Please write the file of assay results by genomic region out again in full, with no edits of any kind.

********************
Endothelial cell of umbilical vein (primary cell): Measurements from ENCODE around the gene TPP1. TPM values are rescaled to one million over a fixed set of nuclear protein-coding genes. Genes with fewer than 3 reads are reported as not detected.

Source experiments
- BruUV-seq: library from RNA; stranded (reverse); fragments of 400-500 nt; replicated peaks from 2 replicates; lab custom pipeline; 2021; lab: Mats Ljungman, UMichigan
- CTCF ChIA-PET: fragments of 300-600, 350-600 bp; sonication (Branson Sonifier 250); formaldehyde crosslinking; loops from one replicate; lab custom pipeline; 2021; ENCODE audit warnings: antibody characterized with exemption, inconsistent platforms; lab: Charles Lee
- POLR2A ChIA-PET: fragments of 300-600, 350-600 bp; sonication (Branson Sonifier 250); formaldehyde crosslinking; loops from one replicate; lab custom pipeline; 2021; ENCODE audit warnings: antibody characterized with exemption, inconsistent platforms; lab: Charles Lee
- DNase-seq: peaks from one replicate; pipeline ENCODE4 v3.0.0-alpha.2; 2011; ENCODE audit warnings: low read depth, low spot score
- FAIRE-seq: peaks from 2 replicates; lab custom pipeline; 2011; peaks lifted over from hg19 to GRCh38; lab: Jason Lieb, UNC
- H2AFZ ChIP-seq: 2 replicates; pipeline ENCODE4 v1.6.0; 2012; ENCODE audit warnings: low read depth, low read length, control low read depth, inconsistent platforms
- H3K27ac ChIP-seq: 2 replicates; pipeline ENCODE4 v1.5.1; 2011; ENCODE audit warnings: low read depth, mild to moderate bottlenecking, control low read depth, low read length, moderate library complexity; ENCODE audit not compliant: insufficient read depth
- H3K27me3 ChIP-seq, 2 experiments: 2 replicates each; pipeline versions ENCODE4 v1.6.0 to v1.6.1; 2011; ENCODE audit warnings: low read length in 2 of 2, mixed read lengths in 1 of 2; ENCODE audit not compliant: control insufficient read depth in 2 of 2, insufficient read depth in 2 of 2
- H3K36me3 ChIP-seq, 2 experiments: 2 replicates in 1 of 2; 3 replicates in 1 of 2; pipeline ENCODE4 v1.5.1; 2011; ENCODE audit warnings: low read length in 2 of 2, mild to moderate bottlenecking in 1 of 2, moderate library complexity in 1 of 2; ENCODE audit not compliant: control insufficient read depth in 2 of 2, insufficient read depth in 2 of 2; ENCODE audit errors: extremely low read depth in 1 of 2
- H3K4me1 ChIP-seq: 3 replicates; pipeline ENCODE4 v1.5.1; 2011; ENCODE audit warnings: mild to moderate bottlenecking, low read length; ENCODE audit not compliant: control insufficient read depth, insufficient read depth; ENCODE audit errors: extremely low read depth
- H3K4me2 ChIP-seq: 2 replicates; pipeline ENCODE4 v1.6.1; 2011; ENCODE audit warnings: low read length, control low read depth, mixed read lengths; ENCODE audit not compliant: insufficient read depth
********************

Endothelial cell of umbilical vein (primary cell): Measurements from ENCODE around the gene TPP1. TPM values are rescaled to one million over a fixed set of nuclear protein-coding genes. Genes with fewer than 3 reads are reported as not detected.

Source experiments
- BruUV-seq: library from RNA; stranded (reverse); fragments of 400-500 nt; replicated peaks from 2 replicates; lab custom pipeline; 2021; lab: Mats Ljungman, UMichigan
- CTCF ChIA-PET: fragments of 300-600, 350-600 bp; sonication (Branson Sonifier 250); formaldehyde crosslinking; loops from one replicate; lab custom pipeline; 2021; ENCODE audit warnings: antibody characterized with exemption, inconsistent platforms; lab: Charles Lee
- POLR2A ChIA-PET: fragments of 300-600, 350-600 bp; sonication (Branson Sonifier 250); formaldehyde crosslinking; loops from one replicate; lab custom pipeline; 2021; ENCODE audit warnings: antibody characterized with exemption, inconsistent platforms; lab: Charles Lee
- DNase-seq: peaks from one replicate; pipeline ENCODE4 v3.0.0-alpha.2; 2011; ENCODE audit warnings: low read depth, low spot score
- FAIRE-seq: peaks from 2 replicates; lab custom pipeline; 2011; peaks lifted over from hg19 to GRCh38; lab: Jason Lieb, UNC
- H2AFZ ChIP-seq: 2 replicates; pipeline ENCODE4 v1.6.0; 2012; ENCODE audit warnings: low read depth, low read length, control low read depth, inconsistent platforms
- H3K27ac ChIP-seq: 2 replicates; pipeline ENCODE4 v1.5.1; 2011; ENCODE audit warnings: low read depth, mild to moderate bottlenecking, control low read depth, low read length, moderate library complexity; ENCODE audit not compliant: insufficient read depth
- H3K27me3 ChIP-seq, 2 experiments: 2 replicates each; pipeline versions ENCODE4 v1.6.0 to v1.6.1; 2011; ENCODE audit warnings: low read length in 2 of 2, mixed read lengths in 1 of 2; ENCODE audit not compliant: control insufficient read depth in 2 of 2, insufficient read depth in 2 of 2
- H3K36me3 ChIP-seq, 2 experiments: 2 replicates in 1 of 2; 3 replicates in 1 of 2; pipeline ENCODE4 v1.5.1; 2011; ENCODE audit warnings: low read length in 2 of 2, mild to moderate bottlenecking in 1 of 2, moderate library complexity in 1 of 2; ENCODE audit not compliant: control insufficient read depth in 2 of 2, insufficient read depth in 2 of 2; ENCODE audit errors: extremely low read depth in 1 of 2
- H3K4me1 ChIP-seq: 3 replicates; pipeline ENCODE4 v1.5.1; 2011; ENCODE audit warnings: mild to moderate bottlenecking, low read length; ENCODE audit not compliant: control insufficient read depth, insufficient read depth; ENCODE audit errors: extremely low read depth
- H3K4me2 ChIP-seq: 2 replicates; pipeline ENCODE4 v1.6.1; 2011; ENCODE audit warnings: low read length, control low read depth, mixed read lengths; ENCODE audit not compliant: insufficient read depth